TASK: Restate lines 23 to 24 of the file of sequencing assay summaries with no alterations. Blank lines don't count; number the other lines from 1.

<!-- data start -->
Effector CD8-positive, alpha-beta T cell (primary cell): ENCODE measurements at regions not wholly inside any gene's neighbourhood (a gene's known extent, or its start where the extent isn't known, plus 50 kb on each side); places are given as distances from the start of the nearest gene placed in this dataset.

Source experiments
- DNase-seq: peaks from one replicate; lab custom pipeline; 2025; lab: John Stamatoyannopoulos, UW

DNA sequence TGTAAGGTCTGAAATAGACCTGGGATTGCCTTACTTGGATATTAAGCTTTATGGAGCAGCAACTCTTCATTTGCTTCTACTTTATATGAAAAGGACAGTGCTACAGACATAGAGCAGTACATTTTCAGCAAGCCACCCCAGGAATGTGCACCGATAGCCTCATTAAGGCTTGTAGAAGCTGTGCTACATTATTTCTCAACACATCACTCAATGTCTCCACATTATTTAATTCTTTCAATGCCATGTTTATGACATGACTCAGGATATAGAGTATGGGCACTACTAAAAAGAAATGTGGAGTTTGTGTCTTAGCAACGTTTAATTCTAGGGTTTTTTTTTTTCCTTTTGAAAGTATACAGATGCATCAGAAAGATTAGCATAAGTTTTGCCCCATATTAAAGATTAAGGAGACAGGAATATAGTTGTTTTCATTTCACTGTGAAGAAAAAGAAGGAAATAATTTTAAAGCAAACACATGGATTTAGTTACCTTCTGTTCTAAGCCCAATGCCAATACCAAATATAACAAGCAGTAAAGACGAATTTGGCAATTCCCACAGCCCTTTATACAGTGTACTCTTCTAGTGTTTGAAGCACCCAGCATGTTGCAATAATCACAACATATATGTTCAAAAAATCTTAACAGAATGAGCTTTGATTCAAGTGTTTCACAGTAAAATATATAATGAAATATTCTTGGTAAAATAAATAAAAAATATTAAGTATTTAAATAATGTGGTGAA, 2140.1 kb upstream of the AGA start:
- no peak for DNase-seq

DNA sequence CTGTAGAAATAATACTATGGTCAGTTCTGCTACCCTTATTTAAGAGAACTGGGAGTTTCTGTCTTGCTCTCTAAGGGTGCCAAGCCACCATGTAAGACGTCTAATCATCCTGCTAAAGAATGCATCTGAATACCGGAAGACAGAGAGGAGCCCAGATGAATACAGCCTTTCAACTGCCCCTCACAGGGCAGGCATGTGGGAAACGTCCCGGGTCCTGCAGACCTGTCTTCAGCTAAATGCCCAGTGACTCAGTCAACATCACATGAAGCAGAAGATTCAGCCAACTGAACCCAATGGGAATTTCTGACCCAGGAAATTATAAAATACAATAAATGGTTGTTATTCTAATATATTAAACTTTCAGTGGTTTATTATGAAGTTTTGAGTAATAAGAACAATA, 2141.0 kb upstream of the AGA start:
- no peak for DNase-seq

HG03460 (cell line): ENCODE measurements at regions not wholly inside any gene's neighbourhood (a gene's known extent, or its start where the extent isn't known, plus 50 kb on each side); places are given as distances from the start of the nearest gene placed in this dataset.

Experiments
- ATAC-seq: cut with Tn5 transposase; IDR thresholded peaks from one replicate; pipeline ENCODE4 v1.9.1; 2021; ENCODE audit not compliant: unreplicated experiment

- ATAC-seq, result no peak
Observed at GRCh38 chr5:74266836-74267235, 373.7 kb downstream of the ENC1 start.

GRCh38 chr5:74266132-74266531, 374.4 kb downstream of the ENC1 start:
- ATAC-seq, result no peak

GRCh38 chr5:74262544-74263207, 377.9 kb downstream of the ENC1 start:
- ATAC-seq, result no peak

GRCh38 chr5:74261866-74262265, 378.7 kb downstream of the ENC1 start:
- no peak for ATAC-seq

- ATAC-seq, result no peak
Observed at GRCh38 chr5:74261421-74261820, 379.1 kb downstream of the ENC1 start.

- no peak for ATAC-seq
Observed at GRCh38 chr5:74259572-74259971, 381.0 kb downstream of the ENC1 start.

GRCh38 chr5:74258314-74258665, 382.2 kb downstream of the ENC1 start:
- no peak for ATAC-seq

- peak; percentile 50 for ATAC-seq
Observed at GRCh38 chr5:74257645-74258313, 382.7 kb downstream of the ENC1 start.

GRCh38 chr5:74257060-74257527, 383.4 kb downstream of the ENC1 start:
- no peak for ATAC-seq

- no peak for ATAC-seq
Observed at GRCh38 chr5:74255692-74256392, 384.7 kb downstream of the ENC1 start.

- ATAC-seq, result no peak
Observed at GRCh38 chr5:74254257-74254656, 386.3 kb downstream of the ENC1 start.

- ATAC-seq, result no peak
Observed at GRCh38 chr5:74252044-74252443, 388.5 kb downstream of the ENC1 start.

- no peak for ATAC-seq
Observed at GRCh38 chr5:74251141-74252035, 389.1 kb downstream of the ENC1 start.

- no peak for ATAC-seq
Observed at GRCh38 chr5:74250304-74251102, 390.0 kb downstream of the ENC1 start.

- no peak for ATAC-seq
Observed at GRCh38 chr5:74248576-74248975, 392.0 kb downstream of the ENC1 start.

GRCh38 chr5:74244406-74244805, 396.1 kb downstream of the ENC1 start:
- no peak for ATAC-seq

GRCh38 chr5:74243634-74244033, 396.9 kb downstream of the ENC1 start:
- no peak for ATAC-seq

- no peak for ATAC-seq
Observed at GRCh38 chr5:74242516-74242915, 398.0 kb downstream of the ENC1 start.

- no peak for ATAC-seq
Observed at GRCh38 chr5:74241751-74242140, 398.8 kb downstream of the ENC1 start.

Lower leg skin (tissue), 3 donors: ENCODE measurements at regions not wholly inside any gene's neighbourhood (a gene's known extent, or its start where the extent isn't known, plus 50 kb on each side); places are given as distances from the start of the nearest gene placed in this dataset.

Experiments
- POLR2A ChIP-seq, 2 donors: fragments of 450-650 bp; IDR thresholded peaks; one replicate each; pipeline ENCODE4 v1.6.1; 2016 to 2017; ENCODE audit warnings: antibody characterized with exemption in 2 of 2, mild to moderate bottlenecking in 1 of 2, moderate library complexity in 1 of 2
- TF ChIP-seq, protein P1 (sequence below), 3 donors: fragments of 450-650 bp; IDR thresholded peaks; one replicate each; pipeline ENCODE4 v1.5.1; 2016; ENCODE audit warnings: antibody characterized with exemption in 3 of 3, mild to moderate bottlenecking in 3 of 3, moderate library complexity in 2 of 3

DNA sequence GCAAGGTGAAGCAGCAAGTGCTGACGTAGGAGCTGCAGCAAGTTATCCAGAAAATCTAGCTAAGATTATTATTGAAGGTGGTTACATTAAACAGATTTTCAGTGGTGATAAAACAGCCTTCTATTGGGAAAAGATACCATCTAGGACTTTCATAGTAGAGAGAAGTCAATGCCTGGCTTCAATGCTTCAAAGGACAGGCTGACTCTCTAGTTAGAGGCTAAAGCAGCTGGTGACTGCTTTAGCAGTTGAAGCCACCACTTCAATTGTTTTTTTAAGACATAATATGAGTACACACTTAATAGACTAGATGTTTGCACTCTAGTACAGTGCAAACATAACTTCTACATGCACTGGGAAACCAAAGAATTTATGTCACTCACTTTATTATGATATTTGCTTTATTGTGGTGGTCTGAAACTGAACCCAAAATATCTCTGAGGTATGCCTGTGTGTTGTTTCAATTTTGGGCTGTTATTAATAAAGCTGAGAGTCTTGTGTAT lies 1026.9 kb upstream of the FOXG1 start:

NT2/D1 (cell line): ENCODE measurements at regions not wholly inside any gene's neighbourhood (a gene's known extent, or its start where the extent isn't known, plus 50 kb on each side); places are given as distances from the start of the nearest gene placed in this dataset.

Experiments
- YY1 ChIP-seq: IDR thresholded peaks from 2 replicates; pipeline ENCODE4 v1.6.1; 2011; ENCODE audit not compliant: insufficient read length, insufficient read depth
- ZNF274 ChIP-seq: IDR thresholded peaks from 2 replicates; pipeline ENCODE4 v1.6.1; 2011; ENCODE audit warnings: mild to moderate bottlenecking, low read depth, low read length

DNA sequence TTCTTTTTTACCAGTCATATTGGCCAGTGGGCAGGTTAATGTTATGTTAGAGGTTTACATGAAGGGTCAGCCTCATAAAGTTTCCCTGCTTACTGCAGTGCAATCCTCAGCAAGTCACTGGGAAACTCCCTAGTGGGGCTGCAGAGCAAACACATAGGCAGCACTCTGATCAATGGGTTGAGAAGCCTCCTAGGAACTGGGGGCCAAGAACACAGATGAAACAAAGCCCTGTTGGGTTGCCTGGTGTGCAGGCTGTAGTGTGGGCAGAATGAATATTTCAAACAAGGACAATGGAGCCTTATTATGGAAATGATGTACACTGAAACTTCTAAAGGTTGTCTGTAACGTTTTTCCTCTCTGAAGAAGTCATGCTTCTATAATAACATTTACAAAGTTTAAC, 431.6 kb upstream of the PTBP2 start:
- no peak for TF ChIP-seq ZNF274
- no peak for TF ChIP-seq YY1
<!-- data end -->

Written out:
GRCh38 chr5:74258314-74258665, 382.2 kb downstream of the ENC1 start:
- no peak for ATAC-seq